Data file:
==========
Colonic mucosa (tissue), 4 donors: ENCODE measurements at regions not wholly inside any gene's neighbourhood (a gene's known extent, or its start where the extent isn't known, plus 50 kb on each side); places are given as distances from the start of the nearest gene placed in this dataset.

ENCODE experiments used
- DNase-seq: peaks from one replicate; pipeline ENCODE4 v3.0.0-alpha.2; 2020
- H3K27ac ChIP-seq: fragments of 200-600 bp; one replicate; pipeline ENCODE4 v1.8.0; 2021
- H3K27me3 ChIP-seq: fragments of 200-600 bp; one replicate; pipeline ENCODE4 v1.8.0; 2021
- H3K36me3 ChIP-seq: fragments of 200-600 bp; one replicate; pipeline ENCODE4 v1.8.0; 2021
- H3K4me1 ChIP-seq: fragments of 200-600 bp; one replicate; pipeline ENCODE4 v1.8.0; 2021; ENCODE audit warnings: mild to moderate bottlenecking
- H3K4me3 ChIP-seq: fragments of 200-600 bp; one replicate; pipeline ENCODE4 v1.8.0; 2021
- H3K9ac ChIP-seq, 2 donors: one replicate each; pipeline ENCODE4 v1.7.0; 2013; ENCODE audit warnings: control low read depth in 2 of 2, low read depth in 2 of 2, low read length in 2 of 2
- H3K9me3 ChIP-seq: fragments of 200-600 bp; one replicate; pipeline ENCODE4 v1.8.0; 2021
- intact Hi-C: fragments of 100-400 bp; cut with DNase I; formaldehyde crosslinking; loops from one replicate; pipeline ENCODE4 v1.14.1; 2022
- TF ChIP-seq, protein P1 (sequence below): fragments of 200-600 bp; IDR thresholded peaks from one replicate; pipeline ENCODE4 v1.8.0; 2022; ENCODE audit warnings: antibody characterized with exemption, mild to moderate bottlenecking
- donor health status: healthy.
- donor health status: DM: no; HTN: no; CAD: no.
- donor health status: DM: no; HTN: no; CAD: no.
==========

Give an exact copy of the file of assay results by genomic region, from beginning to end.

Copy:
Colonic mucosa (tissue), 4 donors: ENCODE measurements at regions not wholly inside any gene's neighbourhood (a gene's known extent, or its start where the extent isn't known, plus 50 kb on each side); places are given as distances from the start of the nearest gene placed in this dataset.

ENCODE experiments used
- DNase-seq: peaks from one replicate; pipeline ENCODE4 v3.0.0-alpha.2; 2020
- H3K27ac ChIP-seq: fragments of 200-600 bp; one replicate; pipeline ENCODE4 v1.8.0; 2021
- H3K27me3 ChIP-seq: fragments of 200-600 bp; one replicate; pipeline ENCODE4 v1.8.0; 2021
- H3K36me3 ChIP-seq: fragments of 200-600 bp; one replicate; pipeline ENCODE4 v1.8.0; 2021
- H3K4me1 ChIP-seq: fragments of 200-600 bp; one replicate; pipeline ENCODE4 v1.8.0; 2021; ENCODE audit warnings: mild to moderate bottlenecking
- H3K4me3 ChIP-seq: fragments of 200-600 bp; one replicate; pipeline ENCODE4 v1.8.0; 2021
- H3K9ac ChIP-seq, 2 donors: one replicate each; pipeline ENCODE4 v1.7.0; 2013; ENCODE audit warnings: control low read depth in 2 of 2, low read depth in 2 of 2, low read length in 2 of 2
- H3K9me3 ChIP-seq: fragments of 200-600 bp; one replicate; pipeline ENCODE4 v1.8.0; 2021
- intact Hi-C: fragments of 100-400 bp; cut with DNase I; formaldehyde crosslinking; loops from one replicate; pipeline ENCODE4 v1.14.1; 2022
- TF ChIP-seq, protein P1 (sequence below): fragments of 200-600 bp; IDR thresholded peaks from one replicate; pipeline ENCODE4 v1.8.0; 2022; ENCODE audit warnings: antibody characterized with exemption, mild to moderate bottlenecking
- donor health status: healthy.
- donor health status: DM: no; HTN: no; CAD: no.
- donor health status: DM: no; HTN: no; CAD: no.